"Are we there yet?" `– possibly the worst words a parent could hear when traveling with little ones. And while there's option to pullover and take a break on the road, in the air there are less options to keep children busy.
So Emirates Airlines has figured out the exact moment kids begin to get bored during air travel, according to their age. Apparently, anyone under the age of 12 is over the excitement of going somewhere new just 49 minutes an 47 seconds into the journey, according to a study of 2,000 people in the UK. They watched parents interact with young ones during playtime which helped Dr Sandi Mann, a psychologist and boredom specialist at the University of Central Lancashire, figure out how to catch a boredom-related tantrum before it happens.
From looking at Active (walking up and down the aisle, playing with a pack of cards), Passive (watching films, listening to music), Interactive (reading a storybook, chatting), Creative (drawing, colouring books) or Sensory (refreshments) activities, Dr Sandi realized that what many parents don't understand is that sitting a child in front of in-flight entertainment might not work for everyone. Kids under 2 will only stay focused for 40 minutes, 11-12s will for an hour and 45 minutes. Games will keep the oldest kids occupied for up to 1 hour 45 minutes, but the younger they are, the more difficult it is.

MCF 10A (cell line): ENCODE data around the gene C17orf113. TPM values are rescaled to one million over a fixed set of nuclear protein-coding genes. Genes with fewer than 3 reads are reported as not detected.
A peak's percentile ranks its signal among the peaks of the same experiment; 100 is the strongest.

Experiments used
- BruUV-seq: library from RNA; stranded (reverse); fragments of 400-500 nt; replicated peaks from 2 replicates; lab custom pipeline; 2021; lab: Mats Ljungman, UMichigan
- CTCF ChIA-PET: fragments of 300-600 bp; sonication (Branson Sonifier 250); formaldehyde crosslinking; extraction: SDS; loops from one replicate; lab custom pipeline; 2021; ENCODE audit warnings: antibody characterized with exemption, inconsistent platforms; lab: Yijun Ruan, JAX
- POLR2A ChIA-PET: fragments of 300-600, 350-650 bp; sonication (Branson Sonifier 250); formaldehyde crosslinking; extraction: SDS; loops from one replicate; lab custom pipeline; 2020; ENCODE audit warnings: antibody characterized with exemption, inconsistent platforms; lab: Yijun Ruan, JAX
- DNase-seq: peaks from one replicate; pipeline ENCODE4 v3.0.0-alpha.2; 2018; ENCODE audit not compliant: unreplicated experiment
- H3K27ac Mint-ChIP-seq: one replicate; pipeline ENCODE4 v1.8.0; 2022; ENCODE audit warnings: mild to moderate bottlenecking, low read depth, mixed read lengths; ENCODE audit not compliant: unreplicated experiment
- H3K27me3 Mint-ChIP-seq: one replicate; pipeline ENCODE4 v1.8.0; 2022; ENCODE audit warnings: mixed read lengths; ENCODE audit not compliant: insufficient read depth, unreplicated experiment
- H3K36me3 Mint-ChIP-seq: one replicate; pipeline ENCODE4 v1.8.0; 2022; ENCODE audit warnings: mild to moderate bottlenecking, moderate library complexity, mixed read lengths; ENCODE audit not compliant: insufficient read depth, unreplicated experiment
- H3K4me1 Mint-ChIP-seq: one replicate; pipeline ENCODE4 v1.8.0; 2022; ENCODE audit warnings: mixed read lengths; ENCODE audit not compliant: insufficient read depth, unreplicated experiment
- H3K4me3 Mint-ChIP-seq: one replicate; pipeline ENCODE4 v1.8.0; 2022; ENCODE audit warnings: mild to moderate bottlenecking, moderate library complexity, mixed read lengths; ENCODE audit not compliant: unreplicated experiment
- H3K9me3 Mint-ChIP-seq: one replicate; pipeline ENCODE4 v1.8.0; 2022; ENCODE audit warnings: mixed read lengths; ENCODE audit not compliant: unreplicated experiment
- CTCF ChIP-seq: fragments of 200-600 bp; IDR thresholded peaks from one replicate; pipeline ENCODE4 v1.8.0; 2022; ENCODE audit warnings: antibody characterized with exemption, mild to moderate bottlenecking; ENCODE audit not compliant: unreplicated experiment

"Parents of children aged 3-4 will start to find that this is when their children are physically very active, gaining independence and when they need more sophisticated things to entertain them than they did when they were younger," she explained.
"For instance, the 'electronic babysitter' whilst popular for a flight may not work for all age groups and parents of younger children will find that they have less attention span for this than older ones. Breaking up this passive activity for active or creative ones will stop children becoming bored, restless and disruptive."
A whopping 41 percent of moms and dad admitted that they'll bribes their offspring with treats to behave well, and 33 percent rely on electronic devices, 27 percent hand out toys and 16 percent tire them out in the airport before takeoff.
Other moms may relate to 7 percent of those surveyed who admit the pop on an eye mask to down out the activity.